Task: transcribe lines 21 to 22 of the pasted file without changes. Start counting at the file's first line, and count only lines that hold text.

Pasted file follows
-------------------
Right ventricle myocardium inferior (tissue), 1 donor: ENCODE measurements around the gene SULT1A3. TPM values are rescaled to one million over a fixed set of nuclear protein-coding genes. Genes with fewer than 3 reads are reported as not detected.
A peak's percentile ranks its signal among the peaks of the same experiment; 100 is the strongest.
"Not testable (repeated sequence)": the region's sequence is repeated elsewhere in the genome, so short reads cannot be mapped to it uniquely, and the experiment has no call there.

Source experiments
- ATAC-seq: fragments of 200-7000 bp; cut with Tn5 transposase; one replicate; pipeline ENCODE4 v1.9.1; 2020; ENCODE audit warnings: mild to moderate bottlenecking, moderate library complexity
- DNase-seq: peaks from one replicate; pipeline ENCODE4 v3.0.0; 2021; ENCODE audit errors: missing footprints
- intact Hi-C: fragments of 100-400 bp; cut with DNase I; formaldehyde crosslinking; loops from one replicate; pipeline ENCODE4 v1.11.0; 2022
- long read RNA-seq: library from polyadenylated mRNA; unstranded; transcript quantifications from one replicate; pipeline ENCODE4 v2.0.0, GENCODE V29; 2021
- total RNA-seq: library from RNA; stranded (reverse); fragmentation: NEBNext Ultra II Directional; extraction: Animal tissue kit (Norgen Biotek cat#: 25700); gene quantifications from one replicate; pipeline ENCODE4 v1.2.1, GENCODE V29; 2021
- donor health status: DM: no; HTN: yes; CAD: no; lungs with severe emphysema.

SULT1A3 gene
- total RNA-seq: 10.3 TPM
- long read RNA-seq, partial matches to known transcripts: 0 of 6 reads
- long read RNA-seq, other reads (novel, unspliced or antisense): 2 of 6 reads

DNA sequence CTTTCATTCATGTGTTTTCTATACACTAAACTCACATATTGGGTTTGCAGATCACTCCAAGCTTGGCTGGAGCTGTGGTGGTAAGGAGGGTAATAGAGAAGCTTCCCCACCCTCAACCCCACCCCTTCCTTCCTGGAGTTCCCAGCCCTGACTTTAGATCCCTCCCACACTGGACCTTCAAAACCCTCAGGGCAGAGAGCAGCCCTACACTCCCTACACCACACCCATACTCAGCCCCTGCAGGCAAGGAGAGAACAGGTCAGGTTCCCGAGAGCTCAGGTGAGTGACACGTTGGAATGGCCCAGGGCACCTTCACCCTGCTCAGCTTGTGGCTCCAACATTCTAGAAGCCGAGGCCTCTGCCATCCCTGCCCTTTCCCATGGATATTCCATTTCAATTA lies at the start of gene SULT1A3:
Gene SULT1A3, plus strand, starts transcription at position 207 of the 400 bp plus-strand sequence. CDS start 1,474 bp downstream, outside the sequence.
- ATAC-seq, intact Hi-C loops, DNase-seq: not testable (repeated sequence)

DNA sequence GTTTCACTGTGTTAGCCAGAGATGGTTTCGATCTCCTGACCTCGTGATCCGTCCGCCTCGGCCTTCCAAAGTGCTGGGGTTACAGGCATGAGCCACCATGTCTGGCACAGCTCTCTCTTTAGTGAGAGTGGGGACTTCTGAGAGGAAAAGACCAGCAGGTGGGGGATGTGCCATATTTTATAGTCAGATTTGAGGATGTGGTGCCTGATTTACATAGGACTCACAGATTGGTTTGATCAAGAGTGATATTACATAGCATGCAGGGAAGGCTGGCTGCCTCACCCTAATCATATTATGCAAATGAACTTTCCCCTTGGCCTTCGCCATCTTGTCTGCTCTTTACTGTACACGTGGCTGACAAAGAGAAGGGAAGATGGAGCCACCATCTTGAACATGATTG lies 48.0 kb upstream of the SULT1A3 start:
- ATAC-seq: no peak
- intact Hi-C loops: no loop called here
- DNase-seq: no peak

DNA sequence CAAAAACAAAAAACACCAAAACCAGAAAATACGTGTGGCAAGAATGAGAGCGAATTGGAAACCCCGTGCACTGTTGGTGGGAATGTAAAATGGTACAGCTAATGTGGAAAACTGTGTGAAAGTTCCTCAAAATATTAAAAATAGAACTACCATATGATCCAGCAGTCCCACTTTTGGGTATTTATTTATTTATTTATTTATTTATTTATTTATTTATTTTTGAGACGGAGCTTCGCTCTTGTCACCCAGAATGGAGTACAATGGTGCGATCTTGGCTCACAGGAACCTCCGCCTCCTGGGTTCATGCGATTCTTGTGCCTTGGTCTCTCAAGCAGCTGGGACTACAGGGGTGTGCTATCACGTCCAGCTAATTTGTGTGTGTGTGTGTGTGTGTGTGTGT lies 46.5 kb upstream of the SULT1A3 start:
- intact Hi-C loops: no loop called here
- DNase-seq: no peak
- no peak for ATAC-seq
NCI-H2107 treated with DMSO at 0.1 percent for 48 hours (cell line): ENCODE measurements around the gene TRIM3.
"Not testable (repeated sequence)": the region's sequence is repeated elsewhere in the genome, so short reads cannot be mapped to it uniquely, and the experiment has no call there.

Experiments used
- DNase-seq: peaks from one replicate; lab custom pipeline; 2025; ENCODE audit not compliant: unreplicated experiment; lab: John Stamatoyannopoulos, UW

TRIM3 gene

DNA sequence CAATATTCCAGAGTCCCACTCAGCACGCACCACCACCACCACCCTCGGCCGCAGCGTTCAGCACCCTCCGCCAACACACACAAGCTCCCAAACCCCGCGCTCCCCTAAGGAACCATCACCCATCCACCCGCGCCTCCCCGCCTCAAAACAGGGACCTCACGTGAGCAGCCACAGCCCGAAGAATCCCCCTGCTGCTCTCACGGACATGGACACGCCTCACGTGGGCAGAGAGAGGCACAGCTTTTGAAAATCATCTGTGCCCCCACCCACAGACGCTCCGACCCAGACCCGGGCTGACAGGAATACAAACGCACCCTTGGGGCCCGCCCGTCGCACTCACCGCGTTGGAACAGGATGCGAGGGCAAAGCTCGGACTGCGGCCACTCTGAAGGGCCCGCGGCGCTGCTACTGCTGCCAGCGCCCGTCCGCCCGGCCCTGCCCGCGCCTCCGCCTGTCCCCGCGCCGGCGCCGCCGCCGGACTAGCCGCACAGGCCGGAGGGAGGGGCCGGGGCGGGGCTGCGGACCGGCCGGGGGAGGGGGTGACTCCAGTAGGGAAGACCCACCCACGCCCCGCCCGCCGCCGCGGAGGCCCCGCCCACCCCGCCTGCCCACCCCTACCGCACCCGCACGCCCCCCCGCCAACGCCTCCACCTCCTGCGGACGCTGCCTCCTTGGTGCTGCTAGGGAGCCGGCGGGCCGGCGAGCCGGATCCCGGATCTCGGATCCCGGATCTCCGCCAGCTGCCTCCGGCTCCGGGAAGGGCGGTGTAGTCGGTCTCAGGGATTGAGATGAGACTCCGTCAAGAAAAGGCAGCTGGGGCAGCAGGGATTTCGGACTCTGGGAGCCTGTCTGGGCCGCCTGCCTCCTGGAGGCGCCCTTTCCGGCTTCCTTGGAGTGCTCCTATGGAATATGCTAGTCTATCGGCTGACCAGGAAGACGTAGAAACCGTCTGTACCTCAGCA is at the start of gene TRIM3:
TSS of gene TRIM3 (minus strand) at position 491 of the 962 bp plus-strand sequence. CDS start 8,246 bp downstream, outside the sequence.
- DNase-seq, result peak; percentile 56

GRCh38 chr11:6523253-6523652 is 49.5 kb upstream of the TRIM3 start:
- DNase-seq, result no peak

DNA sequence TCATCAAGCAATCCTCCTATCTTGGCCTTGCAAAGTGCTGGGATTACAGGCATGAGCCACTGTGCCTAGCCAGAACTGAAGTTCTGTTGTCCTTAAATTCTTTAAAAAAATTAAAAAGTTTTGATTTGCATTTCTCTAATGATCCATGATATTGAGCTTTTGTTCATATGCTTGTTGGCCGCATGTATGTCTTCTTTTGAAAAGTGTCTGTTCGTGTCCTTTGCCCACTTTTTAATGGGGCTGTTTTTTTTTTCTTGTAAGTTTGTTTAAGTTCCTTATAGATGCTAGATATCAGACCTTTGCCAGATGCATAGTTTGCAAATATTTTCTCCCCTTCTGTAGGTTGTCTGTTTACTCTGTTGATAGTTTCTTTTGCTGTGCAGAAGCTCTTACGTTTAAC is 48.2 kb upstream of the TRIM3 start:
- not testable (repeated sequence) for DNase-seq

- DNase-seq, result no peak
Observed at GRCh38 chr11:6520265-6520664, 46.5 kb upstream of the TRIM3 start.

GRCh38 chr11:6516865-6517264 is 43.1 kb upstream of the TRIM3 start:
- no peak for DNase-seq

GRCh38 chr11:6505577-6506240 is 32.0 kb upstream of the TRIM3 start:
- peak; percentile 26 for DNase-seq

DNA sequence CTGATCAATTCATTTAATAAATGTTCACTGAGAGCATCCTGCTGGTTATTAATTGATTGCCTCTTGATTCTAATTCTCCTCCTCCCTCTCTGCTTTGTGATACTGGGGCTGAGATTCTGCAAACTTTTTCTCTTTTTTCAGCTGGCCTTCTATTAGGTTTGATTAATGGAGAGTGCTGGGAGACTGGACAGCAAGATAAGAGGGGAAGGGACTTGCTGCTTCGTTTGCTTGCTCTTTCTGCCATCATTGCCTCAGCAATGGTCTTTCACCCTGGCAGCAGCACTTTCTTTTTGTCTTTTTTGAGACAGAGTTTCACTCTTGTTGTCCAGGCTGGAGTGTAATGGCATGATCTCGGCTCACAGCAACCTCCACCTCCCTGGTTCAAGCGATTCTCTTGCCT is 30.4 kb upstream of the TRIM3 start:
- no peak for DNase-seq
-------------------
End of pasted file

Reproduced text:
- DNase-seq: no peak

DNA sequence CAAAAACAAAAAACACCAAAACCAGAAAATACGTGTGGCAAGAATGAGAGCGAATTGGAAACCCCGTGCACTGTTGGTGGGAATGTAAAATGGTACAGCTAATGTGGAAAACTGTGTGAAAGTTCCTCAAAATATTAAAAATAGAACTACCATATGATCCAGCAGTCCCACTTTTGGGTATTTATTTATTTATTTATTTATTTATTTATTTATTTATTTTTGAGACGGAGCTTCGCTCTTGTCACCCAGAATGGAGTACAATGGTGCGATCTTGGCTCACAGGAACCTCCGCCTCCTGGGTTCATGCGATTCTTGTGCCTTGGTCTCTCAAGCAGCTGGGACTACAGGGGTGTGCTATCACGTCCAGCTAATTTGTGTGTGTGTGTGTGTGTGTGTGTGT lies 46.5 kb upstream of the SULT1A3 start: